Personally, I believe gluten causes my digestive symptoms, reactions and fatigue in People Without Coeliac Disease as gluten and symptoms in people without coeliac disease as gluten is a trigger of digestive symptoms and fatigue “non-coeliac gluten intolerance”. As a sufferer of what the doctors have resigned to say is IBS in whom coeliac disease had been excluded whose symptoms were controlled on a gluten-free diet.
I eat a daily gluten-free diet, rarely eating gluten free bread or baked goods as I do not find them comfortable in the digestive transit, although small amounts are the key eaten proportionally with fruit, vegetables and proteins, as excess gluten-free could also cause discomfort. My symptoms are worse within thirty minutes of gluten ingestion and had significantly worse bloating, abdominal pain, altered bowel pattern and fatigue, sleeplessness due to the food going through the system causing pain en route.
Gluten is a trigger of inflammation and/or gut dysfunction in IBS and gluten sensitivity the next is to determine whether it is the/or one of the causes of functional symptoms in patients with a positive anti-gliadin antibodies, and gluten restriction.
Mast cells have been implicated showing increased activated mast cells present in the duodenum, ileum and/or colon of individuals with IBS symptoms,these are:
• found resident in tissues throughout the body, particularly in association with structures such as blood vessels and nerves, and in proximity to surfaces that interface the external environment
• are bone marrow-derived and particularly depend upon stem cell factor for their survival
• express a variety of phenotypic features within tissues as determined by the local environment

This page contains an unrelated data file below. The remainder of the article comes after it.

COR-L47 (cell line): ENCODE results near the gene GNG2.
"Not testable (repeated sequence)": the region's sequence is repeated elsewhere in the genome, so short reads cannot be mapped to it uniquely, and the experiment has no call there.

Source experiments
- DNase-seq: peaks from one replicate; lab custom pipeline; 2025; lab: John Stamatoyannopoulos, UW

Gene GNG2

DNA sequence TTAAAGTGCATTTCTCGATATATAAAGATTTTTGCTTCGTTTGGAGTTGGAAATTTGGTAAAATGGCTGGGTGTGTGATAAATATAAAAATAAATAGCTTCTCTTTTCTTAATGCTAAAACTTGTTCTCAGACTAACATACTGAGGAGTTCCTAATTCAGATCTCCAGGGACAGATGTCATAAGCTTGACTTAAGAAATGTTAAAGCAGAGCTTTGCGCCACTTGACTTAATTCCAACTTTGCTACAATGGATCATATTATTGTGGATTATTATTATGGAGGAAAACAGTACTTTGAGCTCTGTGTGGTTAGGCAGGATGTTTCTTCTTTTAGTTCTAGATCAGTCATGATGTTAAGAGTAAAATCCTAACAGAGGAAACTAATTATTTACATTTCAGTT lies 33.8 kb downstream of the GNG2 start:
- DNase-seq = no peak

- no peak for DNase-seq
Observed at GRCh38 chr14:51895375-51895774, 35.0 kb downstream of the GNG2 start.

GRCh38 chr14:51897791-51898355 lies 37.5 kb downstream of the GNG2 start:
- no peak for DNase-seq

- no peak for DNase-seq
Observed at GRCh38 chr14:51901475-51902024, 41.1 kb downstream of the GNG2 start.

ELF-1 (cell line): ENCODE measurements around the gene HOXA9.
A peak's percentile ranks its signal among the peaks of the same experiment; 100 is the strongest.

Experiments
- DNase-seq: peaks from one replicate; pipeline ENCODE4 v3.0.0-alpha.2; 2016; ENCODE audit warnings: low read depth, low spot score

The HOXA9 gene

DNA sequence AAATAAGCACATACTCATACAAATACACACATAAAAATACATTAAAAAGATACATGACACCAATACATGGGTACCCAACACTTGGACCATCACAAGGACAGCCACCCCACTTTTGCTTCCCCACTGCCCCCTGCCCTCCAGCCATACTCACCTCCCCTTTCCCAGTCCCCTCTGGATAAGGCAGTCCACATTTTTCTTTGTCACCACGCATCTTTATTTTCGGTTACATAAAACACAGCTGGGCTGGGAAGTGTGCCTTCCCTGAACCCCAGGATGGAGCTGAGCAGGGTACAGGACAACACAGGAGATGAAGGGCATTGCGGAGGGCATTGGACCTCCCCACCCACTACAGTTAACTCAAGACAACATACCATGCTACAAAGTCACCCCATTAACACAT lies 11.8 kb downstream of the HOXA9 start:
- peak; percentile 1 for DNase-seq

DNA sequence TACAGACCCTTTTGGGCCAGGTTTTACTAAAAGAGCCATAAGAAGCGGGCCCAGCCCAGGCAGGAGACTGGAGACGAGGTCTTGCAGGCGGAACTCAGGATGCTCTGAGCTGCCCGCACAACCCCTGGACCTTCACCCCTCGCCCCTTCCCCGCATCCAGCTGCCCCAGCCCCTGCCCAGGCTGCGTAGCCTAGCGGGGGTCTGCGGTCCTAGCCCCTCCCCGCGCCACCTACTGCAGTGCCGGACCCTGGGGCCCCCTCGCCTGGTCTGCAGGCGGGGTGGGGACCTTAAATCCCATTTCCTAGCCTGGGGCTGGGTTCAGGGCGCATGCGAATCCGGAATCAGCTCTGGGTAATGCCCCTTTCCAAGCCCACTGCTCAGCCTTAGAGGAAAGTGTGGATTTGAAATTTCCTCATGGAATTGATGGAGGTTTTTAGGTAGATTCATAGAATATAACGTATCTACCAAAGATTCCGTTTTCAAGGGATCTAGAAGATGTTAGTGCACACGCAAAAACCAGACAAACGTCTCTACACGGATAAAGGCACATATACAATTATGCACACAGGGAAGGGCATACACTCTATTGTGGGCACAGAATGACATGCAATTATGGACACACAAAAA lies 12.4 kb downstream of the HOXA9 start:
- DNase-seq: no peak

• withdrawal of required growth factors results in mast cell apoptosis
• appear to be highly engineered cells with multiple critical biological functions
• may be activated by a number of stimuli that are both Fc epsilon RI dependent and Fc epsilon RI independent.
• through various receptors leads to distinct signaling pathways
• may immediately extrude granule-associated mediators and generate lipid-derived substances that induce immediate allergic inflammation
• may also be by the synthesis of chemokines and cytokines as secretion, occurs hours later, may contribute to chronic inflammation.
Biological functions appear to include:
• a role in natural immunity,
• involvement in host defence mechanisms against parasitic infestations,
• immunomodulation of the immune system,
• tissue repair and angiogenesis.
The trigger in these individuals is believed to be a type of immune stimulating event such as:
• an intestinal infection , as in the post-infectious form of IBS
• proteins in the gut such as foods and/or microbes that are sensed by the body as being foreign attackers.
The role of microbes is getting a lot of scientific and research attention whereas food proteins as a cause of IBS, has generally been doubted by research scientists and previously ignored
The presence of genetic markers as for Coeliac disease predicted responsiveness to a gluten-free diet in people with IBS, supporting with my personal experiences. In following a gluten free diet individuals with at risk genetics but who are without proven Coeliac disease, though many had positive testsm with a higher occurrence of these genetics in individuals with augmented mast cells in their intestinal lining, known as Mastocytic Enterocolitis (MCE) or also Mastocytic Inflammatory Bowel Disease (MIBD).
Therefore, it is of the utmost importance that MCE or MIBD are recognised as an inflammatory process in some IBS sufferers as it narrows down the affected area rather than only dietary causes and implications.
• a gluten-free
• low fruit, vegetables, dried legumes,
• no dairy.
The diet results are in a very positive response when I have been similarily diagnosed and treated.
The role of mast cells and gluten in IBS requires research but that costs money, I wish I was Bill Gates and could fund this area of research on the link and affect between mast cells in gastrointestinal disease.